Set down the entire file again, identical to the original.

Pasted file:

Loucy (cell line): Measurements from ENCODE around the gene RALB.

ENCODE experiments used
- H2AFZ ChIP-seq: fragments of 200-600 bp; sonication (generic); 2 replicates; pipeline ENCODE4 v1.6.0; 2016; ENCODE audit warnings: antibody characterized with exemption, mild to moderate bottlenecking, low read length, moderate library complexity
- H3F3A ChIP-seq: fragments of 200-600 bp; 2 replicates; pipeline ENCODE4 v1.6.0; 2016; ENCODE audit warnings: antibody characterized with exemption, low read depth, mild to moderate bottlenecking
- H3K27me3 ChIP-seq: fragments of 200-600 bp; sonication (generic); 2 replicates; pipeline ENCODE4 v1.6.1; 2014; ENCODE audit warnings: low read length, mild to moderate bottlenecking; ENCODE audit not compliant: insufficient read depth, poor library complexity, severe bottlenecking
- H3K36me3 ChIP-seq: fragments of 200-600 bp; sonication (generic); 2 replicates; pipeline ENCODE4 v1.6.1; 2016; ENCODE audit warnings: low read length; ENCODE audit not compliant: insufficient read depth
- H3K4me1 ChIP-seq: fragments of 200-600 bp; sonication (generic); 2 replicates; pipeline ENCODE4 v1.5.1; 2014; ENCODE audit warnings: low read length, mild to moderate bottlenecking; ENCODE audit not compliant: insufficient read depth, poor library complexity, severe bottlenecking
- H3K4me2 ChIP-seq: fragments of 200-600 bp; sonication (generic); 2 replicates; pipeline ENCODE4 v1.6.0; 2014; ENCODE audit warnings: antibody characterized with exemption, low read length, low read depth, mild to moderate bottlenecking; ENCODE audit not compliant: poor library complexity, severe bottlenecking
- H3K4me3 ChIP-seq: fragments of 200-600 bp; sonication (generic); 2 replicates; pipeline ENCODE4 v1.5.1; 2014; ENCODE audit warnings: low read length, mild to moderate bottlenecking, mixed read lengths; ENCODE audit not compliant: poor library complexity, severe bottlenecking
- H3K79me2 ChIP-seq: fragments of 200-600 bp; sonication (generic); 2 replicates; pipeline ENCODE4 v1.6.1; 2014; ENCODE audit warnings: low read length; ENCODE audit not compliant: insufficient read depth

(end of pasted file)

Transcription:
Loucy (cell line): Measurements from ENCODE around the gene RALB.

ENCODE experiments used
- H2AFZ ChIP-seq: fragments of 200-600 bp; sonication (generic); 2 replicates; pipeline ENCODE4 v1.6.0; 2016; ENCODE audit warnings: antibody characterized with exemption, mild to moderate bottlenecking, low read length, moderate library complexity
- H3F3A ChIP-seq: fragments of 200-600 bp; 2 replicates; pipeline ENCODE4 v1.6.0; 2016; ENCODE audit warnings: antibody characterized with exemption, low read depth, mild to moderate bottlenecking
- H3K27me3 ChIP-seq: fragments of 200-600 bp; sonication (generic); 2 replicates; pipeline ENCODE4 v1.6.1; 2014; ENCODE audit warnings: low read length, mild to moderate bottlenecking; ENCODE audit not compliant: insufficient read depth, poor library complexity, severe bottlenecking
- H3K36me3 ChIP-seq: fragments of 200-600 bp; sonication (generic); 2 replicates; pipeline ENCODE4 v1.6.1; 2016; ENCODE audit warnings: low read length; ENCODE audit not compliant: insufficient read depth
- H3K4me1 ChIP-seq: fragments of 200-600 bp; sonication (generic); 2 replicates; pipeline ENCODE4 v1.5.1; 2014; ENCODE audit warnings: low read length, mild to moderate bottlenecking; ENCODE audit not compliant: insufficient read depth, poor library complexity, severe bottlenecking
- H3K4me2 ChIP-seq: fragments of 200-600 bp; sonication (generic); 2 replicates; pipeline ENCODE4 v1.6.0; 2014; ENCODE audit warnings: antibody characterized with exemption, low read length, low read depth, mild to moderate bottlenecking; ENCODE audit not compliant: poor library complexity, severe bottlenecking
- H3K4me3 ChIP-seq: fragments of 200-600 bp; sonication (generic); 2 replicates; pipeline ENCODE4 v1.5.1; 2014; ENCODE audit warnings: low read length, mild to moderate bottlenecking, mixed read lengths; ENCODE audit not compliant: poor library complexity, severe bottlenecking
- H3K79me2 ChIP-seq: fragments of 200-600 bp; sonication (generic); 2 replicates; pipeline ENCODE4 v1.6.1; 2014; ENCODE audit warnings: low read length; ENCODE audit not compliant: insufficient read depth